TGAR: Colorado

Mark and I arrived in Colorado on June 7th, the fifth day of our roadtrip. The flat expanses of Kansas transitioned into grassy hills, then snow-covered mountains.

We stayed with a friend in Loveland, CO on the first night, then made a quick stop in Fort Collins the next morning. It’s funny, when you think of of Colorado, what comes to mind is the state’s beautiful landscapes and legal marijuana, both of which certainly do have their appeal (especially the former), but Fort Collins was a very interesting scene. Mountain culture was everywhere: Jeep-driving 20-somethings at every stoplight, muddy mountain bikes at every bike rack, and coffee shops and boutique outdoor apparel companies for blocks.

We jumped into Alley Cat Coffee, a “chill, always-open coffee & tea spot” perfectly accessorized with dedicated spots for filling your bike tires and a water station designed for a Nalgene water bottle.

After Fort Collins the landscape really began to change. We drove through forests for hours at a time, then would suddenly emerge above the mountains on sharp cliff-side roads.

We were making our way toward Silverton, Colorado, a scenic tourist town nestled between the Rockies. Just a few miles down the road was our real destination: South Mineral Campground. This camp sits directly below the trail leading to Ice Lake, a picturesque body of cerulean spring water (during warm seasons).

Camping at South Mineral ended up being comically difficult. It was a perfect example of how hilariously naive tourists can be. See how nice this spot is in the picture above? Ravaged by wind and impossible to stay at.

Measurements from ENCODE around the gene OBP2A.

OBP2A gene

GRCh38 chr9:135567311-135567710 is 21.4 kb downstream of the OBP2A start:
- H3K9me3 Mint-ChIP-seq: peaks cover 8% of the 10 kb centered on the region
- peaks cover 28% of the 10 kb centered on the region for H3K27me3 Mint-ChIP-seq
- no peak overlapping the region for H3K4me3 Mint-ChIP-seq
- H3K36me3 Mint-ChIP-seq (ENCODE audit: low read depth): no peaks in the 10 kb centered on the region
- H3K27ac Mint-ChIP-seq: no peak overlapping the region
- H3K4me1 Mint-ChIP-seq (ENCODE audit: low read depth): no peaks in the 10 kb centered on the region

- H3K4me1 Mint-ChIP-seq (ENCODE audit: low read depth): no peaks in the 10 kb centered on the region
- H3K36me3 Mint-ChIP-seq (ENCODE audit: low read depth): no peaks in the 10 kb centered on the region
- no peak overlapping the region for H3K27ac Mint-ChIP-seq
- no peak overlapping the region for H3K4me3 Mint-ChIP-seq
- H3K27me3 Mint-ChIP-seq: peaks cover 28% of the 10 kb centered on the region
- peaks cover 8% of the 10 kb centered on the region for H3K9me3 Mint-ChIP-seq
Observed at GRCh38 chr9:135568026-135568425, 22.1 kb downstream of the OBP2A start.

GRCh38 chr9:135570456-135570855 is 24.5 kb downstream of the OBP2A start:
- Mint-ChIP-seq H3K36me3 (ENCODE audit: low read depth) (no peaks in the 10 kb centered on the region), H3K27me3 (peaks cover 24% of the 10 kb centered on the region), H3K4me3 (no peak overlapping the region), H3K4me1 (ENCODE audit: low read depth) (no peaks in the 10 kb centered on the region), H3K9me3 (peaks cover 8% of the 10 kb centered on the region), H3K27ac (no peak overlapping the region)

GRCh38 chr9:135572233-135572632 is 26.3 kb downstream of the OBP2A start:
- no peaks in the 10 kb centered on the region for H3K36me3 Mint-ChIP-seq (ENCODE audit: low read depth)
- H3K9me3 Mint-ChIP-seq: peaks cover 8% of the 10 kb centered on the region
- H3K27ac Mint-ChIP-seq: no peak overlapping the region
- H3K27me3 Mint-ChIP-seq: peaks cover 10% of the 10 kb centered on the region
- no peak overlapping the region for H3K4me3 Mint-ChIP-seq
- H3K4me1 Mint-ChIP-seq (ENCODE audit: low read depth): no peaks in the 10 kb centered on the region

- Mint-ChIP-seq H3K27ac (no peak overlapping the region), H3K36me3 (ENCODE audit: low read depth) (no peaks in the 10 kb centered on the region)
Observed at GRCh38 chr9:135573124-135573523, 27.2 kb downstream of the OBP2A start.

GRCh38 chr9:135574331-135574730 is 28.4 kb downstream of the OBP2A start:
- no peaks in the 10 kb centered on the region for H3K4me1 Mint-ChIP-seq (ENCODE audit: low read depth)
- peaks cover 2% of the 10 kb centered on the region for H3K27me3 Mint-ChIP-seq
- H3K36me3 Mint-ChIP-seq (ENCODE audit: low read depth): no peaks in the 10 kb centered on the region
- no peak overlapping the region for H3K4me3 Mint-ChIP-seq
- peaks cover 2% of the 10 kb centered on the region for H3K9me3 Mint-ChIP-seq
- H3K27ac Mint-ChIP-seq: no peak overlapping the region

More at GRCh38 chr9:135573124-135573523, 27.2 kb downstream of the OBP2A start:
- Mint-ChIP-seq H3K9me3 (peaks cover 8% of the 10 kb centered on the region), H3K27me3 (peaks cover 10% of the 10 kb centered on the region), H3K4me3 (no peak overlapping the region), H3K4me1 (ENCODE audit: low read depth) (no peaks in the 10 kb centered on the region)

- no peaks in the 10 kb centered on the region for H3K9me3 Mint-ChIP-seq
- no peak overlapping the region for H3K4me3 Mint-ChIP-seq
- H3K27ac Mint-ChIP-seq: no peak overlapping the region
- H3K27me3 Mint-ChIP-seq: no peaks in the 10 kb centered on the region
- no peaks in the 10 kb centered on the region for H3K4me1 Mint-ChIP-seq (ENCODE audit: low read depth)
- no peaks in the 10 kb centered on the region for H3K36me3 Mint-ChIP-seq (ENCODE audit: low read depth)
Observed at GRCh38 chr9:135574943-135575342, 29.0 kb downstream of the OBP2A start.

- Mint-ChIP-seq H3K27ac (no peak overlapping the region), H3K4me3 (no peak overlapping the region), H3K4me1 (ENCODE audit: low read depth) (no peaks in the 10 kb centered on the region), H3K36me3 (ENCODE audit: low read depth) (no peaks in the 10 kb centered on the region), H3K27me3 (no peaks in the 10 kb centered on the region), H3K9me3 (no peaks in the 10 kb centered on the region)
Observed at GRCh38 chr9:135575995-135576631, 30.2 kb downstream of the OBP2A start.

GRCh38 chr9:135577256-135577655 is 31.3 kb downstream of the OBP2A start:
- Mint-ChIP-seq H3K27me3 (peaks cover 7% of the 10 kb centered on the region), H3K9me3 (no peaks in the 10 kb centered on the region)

We ended up taking a much less breathtaking spot with tree cover. Also let it be known that it’s cold at night in the Rockies. Pro-tip.

The morning after our first night camping at South Mineral we set out on the Ice Lake trail. It’s a 7.4-mile trail. Should be easy, right?

The beginning of the trail starts at 9,845 feet with a per-mile elevation of 657 feet. That puts us at about 14,000 feet at the summit. Was it hard to breathe? Yes.

I run every day and have a little experience on more challenging trails, and Ice Lake trail kicked my ass. Our reward for ludicrous elevation gain was frequent patches of snow three feet deep. We fell through constantly, but we weren’t alone. We were briefly joined by the man in the picture below and bumped into a handful of young couples.

Mark, through some magic, had service in this spot

When we arrived at the ice lake summit and, true to its name, it was frozen over. You could make out the blue color at the edges of the ice, but that was it. Apparently the lake melts later in the season. The more you know.

Hiking back down came with its own challenges. Our feet were soaked from the snow, and Mark wasn’t wearing wool socks. About a third of the way down his feet went completely numb and we had to stop.

Notice the foot warming situation

Eventually we made it down. With our legs feeling like spaghetti, we piled back into the Subaru. The next day we left for Utah.

While you wait for TGAR: Utah, check out this time lapse: